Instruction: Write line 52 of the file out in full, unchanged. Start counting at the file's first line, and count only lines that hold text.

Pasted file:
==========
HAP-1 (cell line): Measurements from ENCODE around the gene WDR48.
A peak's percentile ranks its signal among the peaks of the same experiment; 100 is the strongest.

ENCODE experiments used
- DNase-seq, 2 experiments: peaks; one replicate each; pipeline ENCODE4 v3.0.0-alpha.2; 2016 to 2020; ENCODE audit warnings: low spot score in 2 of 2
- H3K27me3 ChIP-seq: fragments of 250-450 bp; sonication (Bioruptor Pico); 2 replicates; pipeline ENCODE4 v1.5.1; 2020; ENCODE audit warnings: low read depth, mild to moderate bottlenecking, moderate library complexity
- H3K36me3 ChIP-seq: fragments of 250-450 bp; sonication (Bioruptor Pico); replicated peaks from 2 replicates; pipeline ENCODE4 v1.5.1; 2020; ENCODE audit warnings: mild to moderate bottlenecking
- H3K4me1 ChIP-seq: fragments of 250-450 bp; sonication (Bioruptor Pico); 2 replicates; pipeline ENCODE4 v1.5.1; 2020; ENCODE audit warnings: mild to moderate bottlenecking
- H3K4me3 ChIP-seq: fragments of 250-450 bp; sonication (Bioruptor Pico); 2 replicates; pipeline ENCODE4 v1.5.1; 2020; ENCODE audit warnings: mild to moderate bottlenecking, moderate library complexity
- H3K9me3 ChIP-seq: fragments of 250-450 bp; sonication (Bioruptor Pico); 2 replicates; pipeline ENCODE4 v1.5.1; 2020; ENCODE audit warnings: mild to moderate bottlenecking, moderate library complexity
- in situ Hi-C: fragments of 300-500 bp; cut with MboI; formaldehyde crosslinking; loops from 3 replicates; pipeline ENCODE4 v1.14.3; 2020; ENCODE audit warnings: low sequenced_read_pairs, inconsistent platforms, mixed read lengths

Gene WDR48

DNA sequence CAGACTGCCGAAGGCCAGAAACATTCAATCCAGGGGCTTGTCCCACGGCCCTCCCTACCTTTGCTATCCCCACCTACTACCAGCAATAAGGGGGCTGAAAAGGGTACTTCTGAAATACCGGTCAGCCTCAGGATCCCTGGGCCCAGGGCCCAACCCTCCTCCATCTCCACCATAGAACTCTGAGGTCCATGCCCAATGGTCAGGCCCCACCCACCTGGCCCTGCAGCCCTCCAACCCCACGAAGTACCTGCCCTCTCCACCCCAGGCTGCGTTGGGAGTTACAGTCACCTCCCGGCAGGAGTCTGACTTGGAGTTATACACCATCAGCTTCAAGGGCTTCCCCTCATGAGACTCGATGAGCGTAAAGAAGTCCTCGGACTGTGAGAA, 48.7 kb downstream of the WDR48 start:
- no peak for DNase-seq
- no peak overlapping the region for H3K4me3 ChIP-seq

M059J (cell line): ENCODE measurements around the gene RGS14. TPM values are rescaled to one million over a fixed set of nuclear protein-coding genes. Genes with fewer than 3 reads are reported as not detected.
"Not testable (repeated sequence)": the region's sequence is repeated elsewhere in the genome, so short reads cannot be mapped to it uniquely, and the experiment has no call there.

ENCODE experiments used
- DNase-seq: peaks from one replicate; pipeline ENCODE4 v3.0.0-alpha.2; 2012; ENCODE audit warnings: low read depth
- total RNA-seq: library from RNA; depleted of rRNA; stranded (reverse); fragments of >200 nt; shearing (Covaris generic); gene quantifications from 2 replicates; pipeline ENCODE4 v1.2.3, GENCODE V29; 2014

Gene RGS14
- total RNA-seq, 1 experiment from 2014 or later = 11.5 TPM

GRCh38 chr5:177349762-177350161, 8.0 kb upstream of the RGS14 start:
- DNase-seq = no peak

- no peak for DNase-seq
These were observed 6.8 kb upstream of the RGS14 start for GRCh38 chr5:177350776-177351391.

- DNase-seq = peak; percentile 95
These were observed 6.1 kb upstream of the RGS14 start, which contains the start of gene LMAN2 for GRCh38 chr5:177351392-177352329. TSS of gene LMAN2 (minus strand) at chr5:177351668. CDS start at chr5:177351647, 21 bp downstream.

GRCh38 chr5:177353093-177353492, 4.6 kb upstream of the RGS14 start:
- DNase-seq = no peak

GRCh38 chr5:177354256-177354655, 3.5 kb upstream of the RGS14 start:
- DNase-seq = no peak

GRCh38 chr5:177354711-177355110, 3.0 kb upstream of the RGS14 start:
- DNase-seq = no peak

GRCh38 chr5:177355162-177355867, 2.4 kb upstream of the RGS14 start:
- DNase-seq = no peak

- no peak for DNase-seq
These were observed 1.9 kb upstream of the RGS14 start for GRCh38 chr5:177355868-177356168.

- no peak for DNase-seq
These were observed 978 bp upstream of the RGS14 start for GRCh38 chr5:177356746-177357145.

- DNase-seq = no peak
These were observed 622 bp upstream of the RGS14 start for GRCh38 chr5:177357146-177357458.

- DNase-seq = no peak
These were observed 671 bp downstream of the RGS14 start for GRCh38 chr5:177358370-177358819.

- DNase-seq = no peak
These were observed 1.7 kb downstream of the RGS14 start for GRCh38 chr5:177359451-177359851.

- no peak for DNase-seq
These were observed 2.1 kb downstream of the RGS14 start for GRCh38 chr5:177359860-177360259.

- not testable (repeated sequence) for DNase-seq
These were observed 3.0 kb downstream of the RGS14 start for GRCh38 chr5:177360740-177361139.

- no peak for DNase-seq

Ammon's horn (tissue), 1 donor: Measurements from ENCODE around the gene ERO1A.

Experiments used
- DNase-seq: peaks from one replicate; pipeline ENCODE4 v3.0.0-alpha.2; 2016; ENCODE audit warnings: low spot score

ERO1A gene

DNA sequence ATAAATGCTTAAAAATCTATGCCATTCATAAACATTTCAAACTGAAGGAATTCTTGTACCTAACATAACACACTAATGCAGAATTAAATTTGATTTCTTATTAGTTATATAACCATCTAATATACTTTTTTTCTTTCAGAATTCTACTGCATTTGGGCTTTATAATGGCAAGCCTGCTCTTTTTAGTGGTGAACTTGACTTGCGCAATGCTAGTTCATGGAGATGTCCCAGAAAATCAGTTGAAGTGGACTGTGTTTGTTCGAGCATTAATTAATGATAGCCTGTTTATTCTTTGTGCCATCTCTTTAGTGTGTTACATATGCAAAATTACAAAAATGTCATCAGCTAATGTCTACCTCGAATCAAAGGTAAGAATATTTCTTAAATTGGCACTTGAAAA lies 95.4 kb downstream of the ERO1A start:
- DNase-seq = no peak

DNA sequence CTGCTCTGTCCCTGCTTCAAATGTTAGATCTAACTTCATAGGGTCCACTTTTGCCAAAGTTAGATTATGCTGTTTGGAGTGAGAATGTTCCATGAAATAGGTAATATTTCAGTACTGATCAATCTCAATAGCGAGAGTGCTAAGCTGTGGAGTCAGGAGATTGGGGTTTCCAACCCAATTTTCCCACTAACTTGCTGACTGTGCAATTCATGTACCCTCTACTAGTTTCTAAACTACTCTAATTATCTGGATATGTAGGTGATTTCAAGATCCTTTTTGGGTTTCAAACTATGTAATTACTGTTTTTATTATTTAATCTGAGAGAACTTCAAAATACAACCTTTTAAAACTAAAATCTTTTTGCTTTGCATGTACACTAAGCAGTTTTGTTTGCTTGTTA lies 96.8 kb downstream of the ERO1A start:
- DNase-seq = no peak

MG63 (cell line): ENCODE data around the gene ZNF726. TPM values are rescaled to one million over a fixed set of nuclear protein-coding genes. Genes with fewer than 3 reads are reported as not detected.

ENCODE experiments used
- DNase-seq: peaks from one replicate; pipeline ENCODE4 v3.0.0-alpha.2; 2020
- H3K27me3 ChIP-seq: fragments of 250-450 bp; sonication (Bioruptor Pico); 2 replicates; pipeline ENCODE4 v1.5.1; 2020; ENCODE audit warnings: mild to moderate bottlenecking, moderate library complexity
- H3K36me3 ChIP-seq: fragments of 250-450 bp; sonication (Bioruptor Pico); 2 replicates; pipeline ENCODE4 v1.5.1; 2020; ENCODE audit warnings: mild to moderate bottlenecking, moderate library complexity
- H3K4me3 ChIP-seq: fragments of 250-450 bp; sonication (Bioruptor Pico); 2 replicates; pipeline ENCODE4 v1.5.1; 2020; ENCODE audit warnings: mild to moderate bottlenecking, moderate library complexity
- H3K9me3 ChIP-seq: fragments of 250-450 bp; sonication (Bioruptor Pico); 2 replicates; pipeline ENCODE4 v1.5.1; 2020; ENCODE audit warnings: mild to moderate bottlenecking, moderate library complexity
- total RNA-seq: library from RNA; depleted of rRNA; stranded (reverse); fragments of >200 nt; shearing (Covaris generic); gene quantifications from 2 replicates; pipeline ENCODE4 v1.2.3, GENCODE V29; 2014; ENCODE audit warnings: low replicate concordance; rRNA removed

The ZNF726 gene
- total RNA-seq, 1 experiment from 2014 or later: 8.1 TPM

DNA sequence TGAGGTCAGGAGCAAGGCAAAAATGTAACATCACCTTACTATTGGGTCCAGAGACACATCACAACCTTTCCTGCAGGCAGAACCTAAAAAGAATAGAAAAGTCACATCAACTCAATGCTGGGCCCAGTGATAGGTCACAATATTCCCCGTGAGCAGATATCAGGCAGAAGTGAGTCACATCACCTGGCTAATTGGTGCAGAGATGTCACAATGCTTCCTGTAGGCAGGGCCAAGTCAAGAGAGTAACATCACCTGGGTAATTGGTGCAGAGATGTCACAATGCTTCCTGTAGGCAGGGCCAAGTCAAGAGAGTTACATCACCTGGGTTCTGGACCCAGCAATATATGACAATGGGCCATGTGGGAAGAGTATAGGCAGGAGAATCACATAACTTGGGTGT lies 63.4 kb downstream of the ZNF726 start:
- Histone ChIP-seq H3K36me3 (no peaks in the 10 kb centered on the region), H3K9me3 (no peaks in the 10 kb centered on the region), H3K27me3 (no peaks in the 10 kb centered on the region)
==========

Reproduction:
Experiments used